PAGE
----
A community that gets better together
Imagine falling into the middle of the ocean with no one for miles around. You would likely feel fear, panic, and despair. Now imagine seeing a boat. Your fear turns to hope—you’re saved! The Buddys app is the digital manifestation of a lifeboat for those drowning in tragedy and loss.
Created by James and Caitie Morgan after the tragic loss of their son, the Buddys app is a digital support group for those experiencing grief and other challenges. At the time of their tragedy, James and Caitie were blessed to find friends who had experienced a similar loss, and it was with their help the Morgans were able to move forward. “Having that connection and accountability partner to be able to reach out to and talk about what we were going through made us feel like we weren’t alone,” James says. The Morgans soon decided it was their calling to help others going through grief as they had been helped. The Buddys app was born to fulfill that dream by offering the same community that had pulled them out of a dark place.
The app, available for free download on Apple Store or Google Play, allows its users to find others going through similar hardships and connect with them. After signing up, users pick whichever topic best describes their current struggle. There are five broad topics to choose from on the app: Family and Parenting, Loss of a Loved One, Medical, Mental Health, and Relationships. Each broad topic offers subsections, such as Adoption or Pregnancy under Family and Parenting, and Anxiety or Depression under Mental Health. There’s also the option to enter your location, hobbies, job, and religious affiliations to find a community of people perfect for you.
When James and Caitie lost their son, they found similar communities out there, but had to read dozens of posts to see if they could relate well enough to message those people privately to talk about deeper emotional topics. Buddys is special because it offers an instant private connection. “What makes us really different is that we have an algorithm that helps match you with other Buddys like you based on the information you provide,” James says.
Once preferences are added, you can join a variety of community group chats with dozens of users. From there, you can friend request specific people and start private conversations with those with whom you relate best. “Nobody talks to a therapist every day, but you can talk with someone every day on Buddys,” James says. All information is completely protected through the app, and users can give only the life details they are comfortable giving.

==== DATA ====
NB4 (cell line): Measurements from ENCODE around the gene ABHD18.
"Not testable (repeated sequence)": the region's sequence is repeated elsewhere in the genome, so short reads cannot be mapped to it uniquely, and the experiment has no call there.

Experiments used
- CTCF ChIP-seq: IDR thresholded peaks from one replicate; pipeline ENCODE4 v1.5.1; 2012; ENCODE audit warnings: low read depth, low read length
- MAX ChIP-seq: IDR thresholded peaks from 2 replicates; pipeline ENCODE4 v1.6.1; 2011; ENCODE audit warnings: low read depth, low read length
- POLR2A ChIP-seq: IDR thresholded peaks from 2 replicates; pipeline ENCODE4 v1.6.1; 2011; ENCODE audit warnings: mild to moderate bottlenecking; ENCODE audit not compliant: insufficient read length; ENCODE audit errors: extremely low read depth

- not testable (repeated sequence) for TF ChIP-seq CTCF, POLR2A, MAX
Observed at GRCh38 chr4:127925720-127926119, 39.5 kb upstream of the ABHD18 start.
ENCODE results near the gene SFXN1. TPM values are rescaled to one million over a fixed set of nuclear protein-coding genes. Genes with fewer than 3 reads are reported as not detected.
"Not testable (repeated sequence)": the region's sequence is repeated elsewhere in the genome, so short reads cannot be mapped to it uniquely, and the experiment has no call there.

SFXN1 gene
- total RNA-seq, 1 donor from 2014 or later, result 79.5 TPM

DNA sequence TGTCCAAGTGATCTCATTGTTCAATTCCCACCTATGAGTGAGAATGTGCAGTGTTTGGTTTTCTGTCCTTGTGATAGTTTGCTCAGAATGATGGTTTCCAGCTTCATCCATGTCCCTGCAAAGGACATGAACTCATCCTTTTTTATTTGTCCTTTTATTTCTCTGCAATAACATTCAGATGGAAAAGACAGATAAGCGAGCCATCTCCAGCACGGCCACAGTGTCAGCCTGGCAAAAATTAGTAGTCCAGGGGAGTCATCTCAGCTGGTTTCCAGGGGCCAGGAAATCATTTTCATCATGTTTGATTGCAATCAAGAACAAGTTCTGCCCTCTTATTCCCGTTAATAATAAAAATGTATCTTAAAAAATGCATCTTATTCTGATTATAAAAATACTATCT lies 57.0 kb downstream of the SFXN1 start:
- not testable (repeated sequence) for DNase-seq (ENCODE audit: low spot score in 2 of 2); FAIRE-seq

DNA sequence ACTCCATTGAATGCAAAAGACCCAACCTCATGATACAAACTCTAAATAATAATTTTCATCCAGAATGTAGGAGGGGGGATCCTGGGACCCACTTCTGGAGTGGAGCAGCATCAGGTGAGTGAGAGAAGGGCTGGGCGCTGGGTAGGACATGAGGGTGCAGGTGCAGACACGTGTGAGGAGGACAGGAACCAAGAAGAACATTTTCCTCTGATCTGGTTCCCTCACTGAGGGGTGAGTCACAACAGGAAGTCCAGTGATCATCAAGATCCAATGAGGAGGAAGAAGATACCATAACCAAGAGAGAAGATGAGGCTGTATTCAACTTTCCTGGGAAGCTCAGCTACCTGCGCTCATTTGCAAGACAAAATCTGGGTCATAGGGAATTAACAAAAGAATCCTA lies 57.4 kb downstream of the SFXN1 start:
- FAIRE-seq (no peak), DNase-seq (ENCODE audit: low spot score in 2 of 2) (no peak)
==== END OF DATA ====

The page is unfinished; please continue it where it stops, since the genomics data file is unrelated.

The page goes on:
The Buddys app logo has a special double meaning, one being that the two uppercase Bs create a butterfly symbol, which represents the transformation and growth James and Caitie hope their users achieve from using it. “Our users start with a life challenge, but then they grow, and when they do, it’s more beautiful on the other side—just like a butterfly,” he says. The second meaning comes from Caitie’s father, who’s name was Buddy. They lost him to cancer, and the name honors him.
The Buddys app was created in the fall of 2020, with the pandemic in full swing, and it already has around 600 users across 30 states. The timing could not have been better, with many lacking a necessary community due to quarantining and health safety precautions that prevented face-to-face interactions. Even as the COVID-19 restrictions are removed and people can gather in person again, many are still missing that unique community that Buddys can offer them. Whether it’s a death, breakup, or anxiety, there are new friends waiting to be made on the app that can relate and help you through it all.
The app is growing daily, and James and Caitie plan to partner with churches and mental health professionals. They hope to start this collaboration in the Birmingham, Alabama, area, looking forward to getting feedback on how to grow and improve. “The plan is to continue to grow it and add new features, because bringing value to our users is our number-one goal,” James says. They are also considering doing events where users can meet in person.
“I think we all see the slogan, ‘It’s OK to not be OK,’ and I think that’s so true. I think that’s life. Life is very hard, and we need each other to get through it. We’re better when we’re together,” James says.